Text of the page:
Families Reach Settlement in 2014 Marysville School Shooting Lawsuit

The shooter sent a text to five students asking them to meet him for lunch before opening firing, killing four and seriously injuring one.

Families Reach Settlement in 2014 Marysville School Shooting Lawsuit

The student used his father's illegally purchased gun in the shooting.

The families of five Marysville-Pilchuck High School students who were shot in the school’s cafeteria in 2014 have reached a settlement with the school district’s insurance company for $18 million.

The settlement comes from a lawsuit alleging that Rosemary Cooper, a substitute teacher at the Washington school, was informed of the possibility of a school shooting but did not alert school officials, according to ABC News.

Originally listed in the settlement were Cooper, the school district’s insurance company, and the school district itself. The school district was eventually dropped as a defendant after the School Board decided to insure Cooper as a school employee.

The families’ attorney, Lincoln Beauregard, says his plaintiffs were asking for $20 million, the cap of the Marysville School District’s insurance policy.

“The plaintiffs elected not to pursue amounts that would erode the school district’s general budget that is designated for educating and protecting students,” Beauregard wrote in a settlement agreement.

On October 24, 2014, 15-year-old Jaylen Fryberg texted five of his classmates and asked them to meet him for lunch. He then opened fire on them in the school cafeteria using his father’s illegally purchased gun.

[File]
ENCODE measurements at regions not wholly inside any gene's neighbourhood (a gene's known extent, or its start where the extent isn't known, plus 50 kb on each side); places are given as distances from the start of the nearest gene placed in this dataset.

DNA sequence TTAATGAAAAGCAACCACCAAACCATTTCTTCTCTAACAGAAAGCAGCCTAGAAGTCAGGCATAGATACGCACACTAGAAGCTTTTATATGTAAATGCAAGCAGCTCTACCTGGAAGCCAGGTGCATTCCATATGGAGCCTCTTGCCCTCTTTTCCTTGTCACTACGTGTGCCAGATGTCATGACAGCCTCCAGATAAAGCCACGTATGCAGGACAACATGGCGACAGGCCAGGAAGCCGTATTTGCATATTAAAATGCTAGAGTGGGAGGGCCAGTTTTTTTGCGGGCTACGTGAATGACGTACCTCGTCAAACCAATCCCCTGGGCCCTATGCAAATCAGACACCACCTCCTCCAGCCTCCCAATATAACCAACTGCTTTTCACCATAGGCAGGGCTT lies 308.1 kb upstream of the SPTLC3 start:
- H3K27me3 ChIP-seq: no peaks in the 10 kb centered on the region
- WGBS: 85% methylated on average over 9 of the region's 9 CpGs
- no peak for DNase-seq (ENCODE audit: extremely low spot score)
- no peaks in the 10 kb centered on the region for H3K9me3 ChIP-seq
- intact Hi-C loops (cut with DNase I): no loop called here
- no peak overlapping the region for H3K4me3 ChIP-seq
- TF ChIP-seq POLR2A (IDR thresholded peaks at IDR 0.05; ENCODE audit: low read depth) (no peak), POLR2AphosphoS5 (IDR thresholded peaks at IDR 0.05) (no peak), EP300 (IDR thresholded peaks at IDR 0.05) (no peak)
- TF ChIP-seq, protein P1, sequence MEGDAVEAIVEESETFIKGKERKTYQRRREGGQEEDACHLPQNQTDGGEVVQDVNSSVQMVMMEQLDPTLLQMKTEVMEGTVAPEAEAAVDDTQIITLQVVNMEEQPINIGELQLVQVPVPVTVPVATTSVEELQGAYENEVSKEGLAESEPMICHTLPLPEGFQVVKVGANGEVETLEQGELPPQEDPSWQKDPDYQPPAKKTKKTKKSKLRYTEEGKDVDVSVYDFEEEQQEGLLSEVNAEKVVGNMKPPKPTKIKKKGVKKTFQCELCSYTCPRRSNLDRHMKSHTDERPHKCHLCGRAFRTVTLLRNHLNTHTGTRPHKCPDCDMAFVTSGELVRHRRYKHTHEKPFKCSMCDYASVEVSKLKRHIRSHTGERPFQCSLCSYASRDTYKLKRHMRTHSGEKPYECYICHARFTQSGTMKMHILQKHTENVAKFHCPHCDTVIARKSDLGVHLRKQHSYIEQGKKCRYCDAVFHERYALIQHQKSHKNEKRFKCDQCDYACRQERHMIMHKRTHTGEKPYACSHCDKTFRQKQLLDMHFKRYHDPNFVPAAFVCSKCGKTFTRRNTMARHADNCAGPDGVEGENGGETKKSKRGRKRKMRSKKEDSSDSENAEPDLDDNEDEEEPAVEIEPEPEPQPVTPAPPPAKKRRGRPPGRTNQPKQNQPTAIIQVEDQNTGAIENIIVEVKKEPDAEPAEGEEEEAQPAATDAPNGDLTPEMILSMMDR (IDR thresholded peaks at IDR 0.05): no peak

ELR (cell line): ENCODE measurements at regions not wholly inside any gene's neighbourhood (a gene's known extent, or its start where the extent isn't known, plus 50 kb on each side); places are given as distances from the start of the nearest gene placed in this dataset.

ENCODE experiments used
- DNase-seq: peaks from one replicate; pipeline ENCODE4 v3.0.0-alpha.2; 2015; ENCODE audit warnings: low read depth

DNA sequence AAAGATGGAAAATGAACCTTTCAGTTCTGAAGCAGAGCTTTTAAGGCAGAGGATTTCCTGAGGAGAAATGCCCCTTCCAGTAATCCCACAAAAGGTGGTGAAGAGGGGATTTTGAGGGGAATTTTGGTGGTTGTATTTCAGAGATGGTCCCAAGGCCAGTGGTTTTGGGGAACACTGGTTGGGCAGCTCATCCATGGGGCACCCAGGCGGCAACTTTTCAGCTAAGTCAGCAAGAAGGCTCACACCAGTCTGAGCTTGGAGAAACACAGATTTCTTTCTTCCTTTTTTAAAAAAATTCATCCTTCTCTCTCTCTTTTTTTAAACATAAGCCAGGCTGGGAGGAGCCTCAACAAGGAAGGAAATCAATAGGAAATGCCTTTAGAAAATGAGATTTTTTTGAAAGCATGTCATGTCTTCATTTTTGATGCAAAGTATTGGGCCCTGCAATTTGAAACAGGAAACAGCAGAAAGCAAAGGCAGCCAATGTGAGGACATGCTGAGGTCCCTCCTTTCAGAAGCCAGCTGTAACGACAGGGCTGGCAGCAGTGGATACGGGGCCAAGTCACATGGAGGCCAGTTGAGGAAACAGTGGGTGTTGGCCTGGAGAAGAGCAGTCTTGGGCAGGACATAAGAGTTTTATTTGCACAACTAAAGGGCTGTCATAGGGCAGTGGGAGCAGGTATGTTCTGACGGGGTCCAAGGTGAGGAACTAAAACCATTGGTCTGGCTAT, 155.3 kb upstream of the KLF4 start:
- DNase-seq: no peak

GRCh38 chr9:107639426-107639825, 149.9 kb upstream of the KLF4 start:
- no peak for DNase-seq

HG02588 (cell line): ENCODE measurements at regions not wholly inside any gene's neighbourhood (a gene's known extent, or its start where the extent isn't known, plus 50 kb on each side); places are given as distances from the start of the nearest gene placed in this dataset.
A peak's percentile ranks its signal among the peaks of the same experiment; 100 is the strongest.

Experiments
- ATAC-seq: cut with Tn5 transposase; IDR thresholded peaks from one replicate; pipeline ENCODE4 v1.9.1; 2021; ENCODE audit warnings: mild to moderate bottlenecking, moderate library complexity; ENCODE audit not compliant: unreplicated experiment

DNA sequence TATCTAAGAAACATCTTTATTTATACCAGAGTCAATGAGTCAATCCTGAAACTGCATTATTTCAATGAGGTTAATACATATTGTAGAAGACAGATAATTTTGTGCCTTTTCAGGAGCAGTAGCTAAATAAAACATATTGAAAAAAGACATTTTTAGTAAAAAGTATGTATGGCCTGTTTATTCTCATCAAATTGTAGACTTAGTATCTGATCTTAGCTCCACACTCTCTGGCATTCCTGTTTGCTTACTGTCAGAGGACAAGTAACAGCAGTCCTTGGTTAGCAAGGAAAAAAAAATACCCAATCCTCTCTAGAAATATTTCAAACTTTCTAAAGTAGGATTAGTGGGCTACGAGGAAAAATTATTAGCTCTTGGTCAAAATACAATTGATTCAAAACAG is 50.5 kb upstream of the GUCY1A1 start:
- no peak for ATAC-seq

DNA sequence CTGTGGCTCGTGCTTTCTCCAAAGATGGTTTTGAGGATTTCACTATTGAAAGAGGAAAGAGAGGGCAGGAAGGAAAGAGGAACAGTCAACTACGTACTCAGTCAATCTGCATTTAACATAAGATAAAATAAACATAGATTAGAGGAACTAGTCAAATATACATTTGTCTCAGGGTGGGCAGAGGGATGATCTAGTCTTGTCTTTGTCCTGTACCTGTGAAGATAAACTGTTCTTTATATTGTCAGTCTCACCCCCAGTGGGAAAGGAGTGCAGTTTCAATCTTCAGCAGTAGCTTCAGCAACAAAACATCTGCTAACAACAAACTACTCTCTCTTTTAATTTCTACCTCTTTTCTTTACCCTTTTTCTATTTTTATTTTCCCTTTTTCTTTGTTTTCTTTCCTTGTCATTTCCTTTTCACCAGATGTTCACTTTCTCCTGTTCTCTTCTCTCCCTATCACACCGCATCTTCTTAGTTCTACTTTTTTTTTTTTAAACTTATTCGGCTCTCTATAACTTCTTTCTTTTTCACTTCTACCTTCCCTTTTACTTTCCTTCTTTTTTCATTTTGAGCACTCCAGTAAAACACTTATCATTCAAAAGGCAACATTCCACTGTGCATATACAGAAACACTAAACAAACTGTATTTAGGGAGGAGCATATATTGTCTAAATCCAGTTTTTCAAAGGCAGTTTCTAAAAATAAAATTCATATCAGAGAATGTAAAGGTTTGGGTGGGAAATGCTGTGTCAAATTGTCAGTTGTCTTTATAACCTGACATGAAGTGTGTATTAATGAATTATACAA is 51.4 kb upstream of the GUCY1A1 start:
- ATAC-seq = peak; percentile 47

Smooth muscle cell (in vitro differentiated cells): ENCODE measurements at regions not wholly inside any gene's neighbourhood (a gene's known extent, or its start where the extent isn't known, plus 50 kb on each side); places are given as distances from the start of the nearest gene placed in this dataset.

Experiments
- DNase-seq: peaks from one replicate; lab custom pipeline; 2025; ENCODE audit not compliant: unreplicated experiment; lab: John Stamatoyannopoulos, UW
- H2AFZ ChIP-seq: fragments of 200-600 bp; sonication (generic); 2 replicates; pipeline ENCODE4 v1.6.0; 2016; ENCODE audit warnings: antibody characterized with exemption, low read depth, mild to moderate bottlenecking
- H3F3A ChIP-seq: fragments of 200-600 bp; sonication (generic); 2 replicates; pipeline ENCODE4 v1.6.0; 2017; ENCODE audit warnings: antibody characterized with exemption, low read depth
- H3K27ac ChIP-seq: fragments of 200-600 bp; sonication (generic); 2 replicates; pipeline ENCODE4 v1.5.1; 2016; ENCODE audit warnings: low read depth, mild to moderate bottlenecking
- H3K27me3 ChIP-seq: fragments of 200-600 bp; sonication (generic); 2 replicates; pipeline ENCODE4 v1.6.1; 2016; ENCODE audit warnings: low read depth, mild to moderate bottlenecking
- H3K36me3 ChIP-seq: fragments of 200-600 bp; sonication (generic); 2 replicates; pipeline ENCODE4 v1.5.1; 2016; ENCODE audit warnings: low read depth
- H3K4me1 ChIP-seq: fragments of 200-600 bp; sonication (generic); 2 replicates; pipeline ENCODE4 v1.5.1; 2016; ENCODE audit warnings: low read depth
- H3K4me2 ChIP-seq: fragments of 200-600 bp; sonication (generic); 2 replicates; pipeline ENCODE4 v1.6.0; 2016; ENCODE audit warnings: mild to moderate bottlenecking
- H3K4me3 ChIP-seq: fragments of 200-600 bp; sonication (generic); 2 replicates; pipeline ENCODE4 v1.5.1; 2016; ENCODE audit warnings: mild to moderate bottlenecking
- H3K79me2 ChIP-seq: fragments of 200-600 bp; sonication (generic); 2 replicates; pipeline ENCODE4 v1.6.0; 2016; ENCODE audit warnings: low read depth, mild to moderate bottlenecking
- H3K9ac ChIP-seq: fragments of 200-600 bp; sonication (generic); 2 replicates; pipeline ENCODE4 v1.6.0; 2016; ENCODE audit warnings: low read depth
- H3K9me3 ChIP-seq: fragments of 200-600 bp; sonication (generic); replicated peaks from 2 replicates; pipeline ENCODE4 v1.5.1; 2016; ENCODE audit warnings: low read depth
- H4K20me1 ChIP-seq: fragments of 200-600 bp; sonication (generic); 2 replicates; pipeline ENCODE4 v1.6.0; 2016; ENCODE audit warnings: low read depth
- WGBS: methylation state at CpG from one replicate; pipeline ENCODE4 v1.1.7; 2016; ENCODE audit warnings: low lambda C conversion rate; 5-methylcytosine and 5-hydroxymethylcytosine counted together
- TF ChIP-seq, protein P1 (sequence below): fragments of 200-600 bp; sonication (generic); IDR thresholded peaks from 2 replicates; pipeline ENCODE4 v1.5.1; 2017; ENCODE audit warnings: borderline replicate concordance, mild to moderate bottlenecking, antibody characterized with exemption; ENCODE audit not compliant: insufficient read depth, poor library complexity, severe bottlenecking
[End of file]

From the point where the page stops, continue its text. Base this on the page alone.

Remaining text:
Four of the students were shot and killed and the fifth was shot in the face but survived. Fryberg then turned the gun on himself.

The shooter’s father, Raymond Lee Fryberg, had been barred from possessing firearms after being issued a protective order following an alleged assault of his partner. He was found guilty in September 2015 on the charge of illegal possession of a firearm.

Cooper claims that she did inform the front office after a student told her that there was going to be a shooting. She later withdrew part of her claim, stating she was pressured to do so.

Cooper also claims she left a note for the teacher she was substituting for. The teacher says he did not receive any note.

Court documents from two therapists Cooper saw in July 2016 stated that she “was suffering from extreme guilt for never having passed along the student warning”.

Following the settlement, KIRO reports that some parents voiced their concerns about the school’s handling of the shooting.

“Even when they were on lockdown, they were able to go from one classroom to another,” says Meka Jackson, whose daughter currently attends Marysville-Pilchuck. “There’s no security at that school. And then I have a child who’s about to go to that school next year.”

“I’m trying to move out of the area,” she continued. “I’m done.”

 

 

 

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About the Author

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Amy is Campus Safety’s Executive Editor. Prior to joining the editorial team in 2017, she worked in both events and digital marketing.

Amy has many close relatives and friends who are teachers, motivating her to learn and share as much as she can about campus security. She has a minor in education and has worked with children in several capacities, further deepening her passion for keeping students safe.

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